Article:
College Pete

Applying Early – Yes or No?

Applying Early – Yes or No?

‘Application season’ is in full swing (FSU’s first Admissions deadline is Wednesday), and financial aid season is officially open (for Early Decision applicants!), and yes, I’m buried!   BUT, I wanted to take a moment to clarify one of the questions I get asked most this time of year:  Will APPLYING EARLY help my chances?

My answer?

Yes… and then again, no. Annoying; but It really does depend on your situation.  Let me explain.

The first, and the most restrictive way to ‘apply early’, is Early Decision.  It’s binding.  If you are accepted under an Early Decision plan, then you are contractually obligated to enroll.  The student, the parents, and the school guidance counselor all sign the Early Decision Agreement.  So, the only time I recommend Early Decision is if you are absolutely sure that this is THE school for you (which means you’ve visited it while in session), AND if you are sure you can meet your Expected Family Contribution, for four years, without going into significant debt!

If you meet these two conditions, then Early Decision does potentially offer you an admissions advantage at some schools (particularly if you are a legacy applicant or an athlete) .  And if you get accepted, you are done by the middle of December, so there’s an early sense of relief.  Which is nice.  But my general position for most families is, “Avoid Early Decision”.  I’d much rather that you have multiple admissions AND financial aid offers.  Early Decision is a great recruiting tool for the universities because you have to commit to them before THEY have to offer you money.   Not only does it ensure that they fill their class with the most motivated students, it also ensures that they do so at the highest price point possible.  Not exactly a buyer’s market.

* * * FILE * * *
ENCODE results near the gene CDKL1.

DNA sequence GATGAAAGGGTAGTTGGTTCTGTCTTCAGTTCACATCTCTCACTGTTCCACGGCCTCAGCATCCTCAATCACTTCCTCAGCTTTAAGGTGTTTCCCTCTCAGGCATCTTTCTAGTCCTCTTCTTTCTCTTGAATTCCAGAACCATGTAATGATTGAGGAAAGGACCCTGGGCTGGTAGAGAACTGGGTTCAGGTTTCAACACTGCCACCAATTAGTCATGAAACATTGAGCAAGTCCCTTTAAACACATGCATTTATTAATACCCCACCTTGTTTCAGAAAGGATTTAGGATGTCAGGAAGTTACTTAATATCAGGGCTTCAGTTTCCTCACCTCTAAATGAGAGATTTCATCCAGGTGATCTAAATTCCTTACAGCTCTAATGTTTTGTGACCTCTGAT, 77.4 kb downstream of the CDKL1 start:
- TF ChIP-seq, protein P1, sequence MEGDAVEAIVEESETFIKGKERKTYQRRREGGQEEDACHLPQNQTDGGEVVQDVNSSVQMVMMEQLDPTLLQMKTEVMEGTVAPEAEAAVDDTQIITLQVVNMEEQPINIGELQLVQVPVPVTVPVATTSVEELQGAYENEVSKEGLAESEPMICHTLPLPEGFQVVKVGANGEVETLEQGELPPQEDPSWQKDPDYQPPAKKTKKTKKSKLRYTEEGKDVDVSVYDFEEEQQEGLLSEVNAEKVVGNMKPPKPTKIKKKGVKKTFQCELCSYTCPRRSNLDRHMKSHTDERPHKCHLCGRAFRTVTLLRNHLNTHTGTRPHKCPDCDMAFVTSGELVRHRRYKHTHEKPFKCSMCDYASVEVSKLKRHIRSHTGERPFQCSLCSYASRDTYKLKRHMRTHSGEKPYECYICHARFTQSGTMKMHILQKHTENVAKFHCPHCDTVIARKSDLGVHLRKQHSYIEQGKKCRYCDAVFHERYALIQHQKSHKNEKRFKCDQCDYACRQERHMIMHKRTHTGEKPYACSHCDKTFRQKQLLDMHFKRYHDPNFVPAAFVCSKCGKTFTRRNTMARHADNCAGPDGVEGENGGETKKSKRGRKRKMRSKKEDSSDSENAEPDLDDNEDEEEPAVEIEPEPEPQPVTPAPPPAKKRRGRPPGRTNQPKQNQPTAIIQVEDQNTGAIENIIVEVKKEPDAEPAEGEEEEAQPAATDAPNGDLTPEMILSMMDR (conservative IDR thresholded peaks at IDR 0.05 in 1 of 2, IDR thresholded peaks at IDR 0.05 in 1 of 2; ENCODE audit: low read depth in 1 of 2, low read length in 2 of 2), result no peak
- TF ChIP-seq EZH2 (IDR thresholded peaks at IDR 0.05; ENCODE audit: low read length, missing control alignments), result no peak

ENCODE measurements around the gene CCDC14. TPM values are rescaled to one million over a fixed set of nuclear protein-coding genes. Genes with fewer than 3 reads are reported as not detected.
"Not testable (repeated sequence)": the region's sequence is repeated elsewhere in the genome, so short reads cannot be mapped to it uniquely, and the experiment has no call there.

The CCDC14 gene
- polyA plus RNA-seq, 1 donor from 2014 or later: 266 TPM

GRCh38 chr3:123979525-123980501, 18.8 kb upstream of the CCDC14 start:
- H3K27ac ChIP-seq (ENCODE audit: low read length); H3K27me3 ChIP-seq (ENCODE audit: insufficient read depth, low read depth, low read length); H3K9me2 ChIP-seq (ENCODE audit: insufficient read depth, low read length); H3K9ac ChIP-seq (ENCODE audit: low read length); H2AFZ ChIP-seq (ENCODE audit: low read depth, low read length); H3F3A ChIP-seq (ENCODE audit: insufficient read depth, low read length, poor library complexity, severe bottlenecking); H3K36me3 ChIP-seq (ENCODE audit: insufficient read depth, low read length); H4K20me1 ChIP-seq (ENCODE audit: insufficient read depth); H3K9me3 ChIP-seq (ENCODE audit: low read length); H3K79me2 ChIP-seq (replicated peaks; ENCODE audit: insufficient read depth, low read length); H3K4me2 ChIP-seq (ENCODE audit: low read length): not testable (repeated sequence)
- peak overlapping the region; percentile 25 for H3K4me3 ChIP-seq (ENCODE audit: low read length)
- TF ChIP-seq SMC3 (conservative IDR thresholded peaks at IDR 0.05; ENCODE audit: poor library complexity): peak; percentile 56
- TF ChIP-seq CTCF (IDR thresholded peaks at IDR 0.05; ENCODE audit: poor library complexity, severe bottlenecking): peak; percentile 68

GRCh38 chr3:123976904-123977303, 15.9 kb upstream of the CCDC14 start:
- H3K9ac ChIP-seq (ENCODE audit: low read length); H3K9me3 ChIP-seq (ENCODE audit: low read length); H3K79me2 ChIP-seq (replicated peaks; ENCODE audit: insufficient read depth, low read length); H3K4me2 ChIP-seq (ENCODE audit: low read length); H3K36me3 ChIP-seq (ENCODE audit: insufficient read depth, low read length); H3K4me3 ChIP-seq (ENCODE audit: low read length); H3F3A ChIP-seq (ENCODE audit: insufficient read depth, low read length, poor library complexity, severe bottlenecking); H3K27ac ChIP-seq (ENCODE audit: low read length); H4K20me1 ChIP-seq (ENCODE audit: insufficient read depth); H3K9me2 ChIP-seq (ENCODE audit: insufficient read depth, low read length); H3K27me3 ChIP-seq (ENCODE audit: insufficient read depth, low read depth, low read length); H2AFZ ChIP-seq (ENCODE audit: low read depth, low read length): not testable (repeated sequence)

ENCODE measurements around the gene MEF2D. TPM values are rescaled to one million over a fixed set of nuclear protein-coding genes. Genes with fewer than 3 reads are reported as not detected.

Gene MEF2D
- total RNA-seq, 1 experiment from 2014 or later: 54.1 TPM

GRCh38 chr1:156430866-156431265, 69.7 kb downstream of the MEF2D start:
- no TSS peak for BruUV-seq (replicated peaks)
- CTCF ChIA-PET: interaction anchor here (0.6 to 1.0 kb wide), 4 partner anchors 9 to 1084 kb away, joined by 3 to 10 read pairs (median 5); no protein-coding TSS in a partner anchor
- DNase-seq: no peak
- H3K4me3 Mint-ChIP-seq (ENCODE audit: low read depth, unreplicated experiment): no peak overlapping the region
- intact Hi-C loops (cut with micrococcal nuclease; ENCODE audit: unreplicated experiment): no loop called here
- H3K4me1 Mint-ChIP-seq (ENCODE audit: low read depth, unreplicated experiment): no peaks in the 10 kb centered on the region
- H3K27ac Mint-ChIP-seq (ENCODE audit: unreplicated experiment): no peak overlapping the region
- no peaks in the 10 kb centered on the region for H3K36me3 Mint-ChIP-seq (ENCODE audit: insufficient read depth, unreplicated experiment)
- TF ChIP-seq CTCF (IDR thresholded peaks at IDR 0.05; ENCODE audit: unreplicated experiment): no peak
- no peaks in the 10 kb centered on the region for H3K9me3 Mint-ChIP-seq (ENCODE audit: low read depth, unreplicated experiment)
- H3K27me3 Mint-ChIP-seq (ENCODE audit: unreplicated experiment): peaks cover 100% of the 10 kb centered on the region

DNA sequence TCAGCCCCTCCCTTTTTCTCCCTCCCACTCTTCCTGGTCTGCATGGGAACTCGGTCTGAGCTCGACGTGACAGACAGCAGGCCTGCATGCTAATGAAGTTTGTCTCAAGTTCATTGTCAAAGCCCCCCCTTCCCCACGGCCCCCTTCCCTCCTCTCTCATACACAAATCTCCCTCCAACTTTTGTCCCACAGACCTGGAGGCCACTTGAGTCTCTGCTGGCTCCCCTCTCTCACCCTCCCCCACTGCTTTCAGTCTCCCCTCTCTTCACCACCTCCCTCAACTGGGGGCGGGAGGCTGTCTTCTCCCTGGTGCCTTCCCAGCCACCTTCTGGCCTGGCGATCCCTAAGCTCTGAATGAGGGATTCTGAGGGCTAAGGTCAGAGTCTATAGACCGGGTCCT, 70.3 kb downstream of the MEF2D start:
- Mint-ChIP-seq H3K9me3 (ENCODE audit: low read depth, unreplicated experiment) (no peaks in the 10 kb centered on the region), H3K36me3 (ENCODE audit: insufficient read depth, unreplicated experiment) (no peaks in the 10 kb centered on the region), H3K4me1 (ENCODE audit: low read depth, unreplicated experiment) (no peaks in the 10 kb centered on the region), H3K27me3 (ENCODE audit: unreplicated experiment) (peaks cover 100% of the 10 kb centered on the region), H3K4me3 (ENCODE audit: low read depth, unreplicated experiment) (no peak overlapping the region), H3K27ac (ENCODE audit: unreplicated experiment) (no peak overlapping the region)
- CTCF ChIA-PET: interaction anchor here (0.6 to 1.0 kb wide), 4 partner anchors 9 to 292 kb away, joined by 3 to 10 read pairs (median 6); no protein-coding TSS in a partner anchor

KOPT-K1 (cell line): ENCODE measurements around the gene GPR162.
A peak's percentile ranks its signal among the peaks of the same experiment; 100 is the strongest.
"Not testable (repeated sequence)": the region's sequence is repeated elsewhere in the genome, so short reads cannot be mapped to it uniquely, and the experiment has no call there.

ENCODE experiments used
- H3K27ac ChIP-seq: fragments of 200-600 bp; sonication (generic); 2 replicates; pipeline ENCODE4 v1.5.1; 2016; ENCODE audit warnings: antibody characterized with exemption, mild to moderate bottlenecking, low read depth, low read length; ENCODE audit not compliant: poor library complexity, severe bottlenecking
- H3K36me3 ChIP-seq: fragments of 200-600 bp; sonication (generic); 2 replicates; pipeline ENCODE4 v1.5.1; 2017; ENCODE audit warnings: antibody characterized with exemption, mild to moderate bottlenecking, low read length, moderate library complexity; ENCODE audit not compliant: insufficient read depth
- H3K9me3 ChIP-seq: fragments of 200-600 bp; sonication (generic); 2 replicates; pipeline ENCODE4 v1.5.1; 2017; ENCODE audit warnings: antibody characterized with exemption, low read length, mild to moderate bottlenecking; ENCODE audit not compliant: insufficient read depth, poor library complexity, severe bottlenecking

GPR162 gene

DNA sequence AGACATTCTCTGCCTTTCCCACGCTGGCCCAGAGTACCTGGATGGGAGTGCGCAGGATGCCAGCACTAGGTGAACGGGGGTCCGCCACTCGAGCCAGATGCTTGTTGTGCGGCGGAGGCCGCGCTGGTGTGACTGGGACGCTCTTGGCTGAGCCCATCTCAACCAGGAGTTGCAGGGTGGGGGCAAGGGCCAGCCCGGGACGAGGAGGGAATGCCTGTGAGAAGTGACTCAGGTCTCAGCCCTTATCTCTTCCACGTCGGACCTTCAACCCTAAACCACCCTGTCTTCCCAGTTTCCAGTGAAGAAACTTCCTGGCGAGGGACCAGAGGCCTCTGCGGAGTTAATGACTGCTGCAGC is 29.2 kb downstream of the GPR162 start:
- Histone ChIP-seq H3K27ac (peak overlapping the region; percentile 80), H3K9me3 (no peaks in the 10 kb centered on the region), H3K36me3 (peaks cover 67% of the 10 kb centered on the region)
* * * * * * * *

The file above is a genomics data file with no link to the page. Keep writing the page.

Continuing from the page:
Now unlike Early Decision, Early Action plans are non-binding.  Under Early Action, you will still have to submit your application and sometimes your financial aid forms early (usually by November 1st), and in some rare cases you may only be allowed to apply Early Action to one school (as in single-choice or Restricted Early Action).  Like Early Decision, you will be notified about acceptance by mid-December, but you can still apply Regular Decision to other schools and wait until May 1 to make your final decision.

I actually like Early Action; it literally forces you to get your stuff done, early!  Which is nice.  In fact, one thing I drill into all my students’ heads is to be early on ALL their applications… whether the college has a formal program or not.   Many school’s have rolling and priority deadlines:UCF, Indiana, UNF are rolling (and many early applicants have already heard). I already mentioned that FSU’s first deadline is Oct 16th (they have a later deadline of January 15).  UF’s one and only deadline is Nov 1.    I prefer that most of my students prepare to complete all applications by Thanksgiving at the latest – not only do you avoid last minute snafus with technology, vacations and illness; you’ll also get the admissions officers while they’re still relatively fresh, or before they get burned out by the December 31 onslaught.